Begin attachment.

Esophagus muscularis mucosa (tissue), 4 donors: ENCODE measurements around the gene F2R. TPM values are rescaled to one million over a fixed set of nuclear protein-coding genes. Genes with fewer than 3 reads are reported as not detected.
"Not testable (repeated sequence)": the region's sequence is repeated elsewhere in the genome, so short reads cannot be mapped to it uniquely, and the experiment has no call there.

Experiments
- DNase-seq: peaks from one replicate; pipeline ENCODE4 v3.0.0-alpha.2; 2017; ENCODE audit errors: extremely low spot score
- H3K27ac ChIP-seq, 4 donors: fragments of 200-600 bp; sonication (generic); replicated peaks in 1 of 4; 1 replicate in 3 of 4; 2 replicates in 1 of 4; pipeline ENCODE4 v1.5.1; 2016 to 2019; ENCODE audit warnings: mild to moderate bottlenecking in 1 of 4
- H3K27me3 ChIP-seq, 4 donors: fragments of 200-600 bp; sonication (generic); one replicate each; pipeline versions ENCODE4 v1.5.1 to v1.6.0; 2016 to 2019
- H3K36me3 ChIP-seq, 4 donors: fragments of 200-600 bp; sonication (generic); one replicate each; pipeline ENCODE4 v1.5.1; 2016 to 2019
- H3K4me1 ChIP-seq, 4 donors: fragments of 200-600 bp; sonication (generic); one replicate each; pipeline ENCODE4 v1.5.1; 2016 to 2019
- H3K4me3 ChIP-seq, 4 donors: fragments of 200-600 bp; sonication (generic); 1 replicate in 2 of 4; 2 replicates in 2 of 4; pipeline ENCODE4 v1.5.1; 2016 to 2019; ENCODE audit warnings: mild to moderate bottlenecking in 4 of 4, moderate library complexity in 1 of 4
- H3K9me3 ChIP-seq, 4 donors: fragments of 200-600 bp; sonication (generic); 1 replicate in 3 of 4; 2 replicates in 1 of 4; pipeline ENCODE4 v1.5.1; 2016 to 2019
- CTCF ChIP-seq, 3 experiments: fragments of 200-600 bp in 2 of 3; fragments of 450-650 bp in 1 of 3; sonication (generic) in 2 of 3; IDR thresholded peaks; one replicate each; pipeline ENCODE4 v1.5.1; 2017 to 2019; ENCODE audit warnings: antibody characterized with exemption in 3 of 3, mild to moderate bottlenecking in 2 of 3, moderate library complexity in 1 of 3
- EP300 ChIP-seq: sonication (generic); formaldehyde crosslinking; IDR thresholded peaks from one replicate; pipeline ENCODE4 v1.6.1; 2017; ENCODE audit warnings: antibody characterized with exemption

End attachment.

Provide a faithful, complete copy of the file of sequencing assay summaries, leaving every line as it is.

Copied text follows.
Esophagus muscularis mucosa (tissue), 4 donors: ENCODE measurements around the gene F2R. TPM values are rescaled to one million over a fixed set of nuclear protein-coding genes. Genes with fewer than 3 reads are reported as not detected.
"Not testable (repeated sequence)": the region's sequence is repeated elsewhere in the genome, so short reads cannot be mapped to it uniquely, and the experiment has no call there.

Experiments
- DNase-seq: peaks from one replicate; pipeline ENCODE4 v3.0.0-alpha.2; 2017; ENCODE audit errors: extremely low spot score
- H3K27ac ChIP-seq, 4 donors: fragments of 200-600 bp; sonication (generic); replicated peaks in 1 of 4; 1 replicate in 3 of 4; 2 replicates in 1 of 4; pipeline ENCODE4 v1.5.1; 2016 to 2019; ENCODE audit warnings: mild to moderate bottlenecking in 1 of 4
- H3K27me3 ChIP-seq, 4 donors: fragments of 200-600 bp; sonication (generic); one replicate each; pipeline versions ENCODE4 v1.5.1 to v1.6.0; 2016 to 2019
- H3K36me3 ChIP-seq, 4 donors: fragments of 200-600 bp; sonication (generic); one replicate each; pipeline ENCODE4 v1.5.1; 2016 to 2019
- H3K4me1 ChIP-seq, 4 donors: fragments of 200-600 bp; sonication (generic); one replicate each; pipeline ENCODE4 v1.5.1; 2016 to 2019
- H3K4me3 ChIP-seq, 4 donors: fragments of 200-600 bp; sonication (generic); 1 replicate in 2 of 4; 2 replicates in 2 of 4; pipeline ENCODE4 v1.5.1; 2016 to 2019; ENCODE audit warnings: mild to moderate bottlenecking in 4 of 4, moderate library complexity in 1 of 4
- H3K9me3 ChIP-seq, 4 donors: fragments of 200-600 bp; sonication (generic); 1 replicate in 3 of 4; 2 replicates in 1 of 4; pipeline ENCODE4 v1.5.1; 2016 to 2019
- CTCF ChIP-seq, 3 experiments: fragments of 200-600 bp in 2 of 3; fragments of 450-650 bp in 1 of 3; sonication (generic) in 2 of 3; IDR thresholded peaks; one replicate each; pipeline ENCODE4 v1.5.1; 2017 to 2019; ENCODE audit warnings: antibody characterized with exemption in 3 of 3, mild to moderate bottlenecking in 2 of 3, moderate library complexity in 1 of 3
- EP300 ChIP-seq: sonication (generic); formaldehyde crosslinking; IDR thresholded peaks from one replicate; pipeline ENCODE4 v1.6.1; 2017; ENCODE audit warnings: antibody characterized with exemption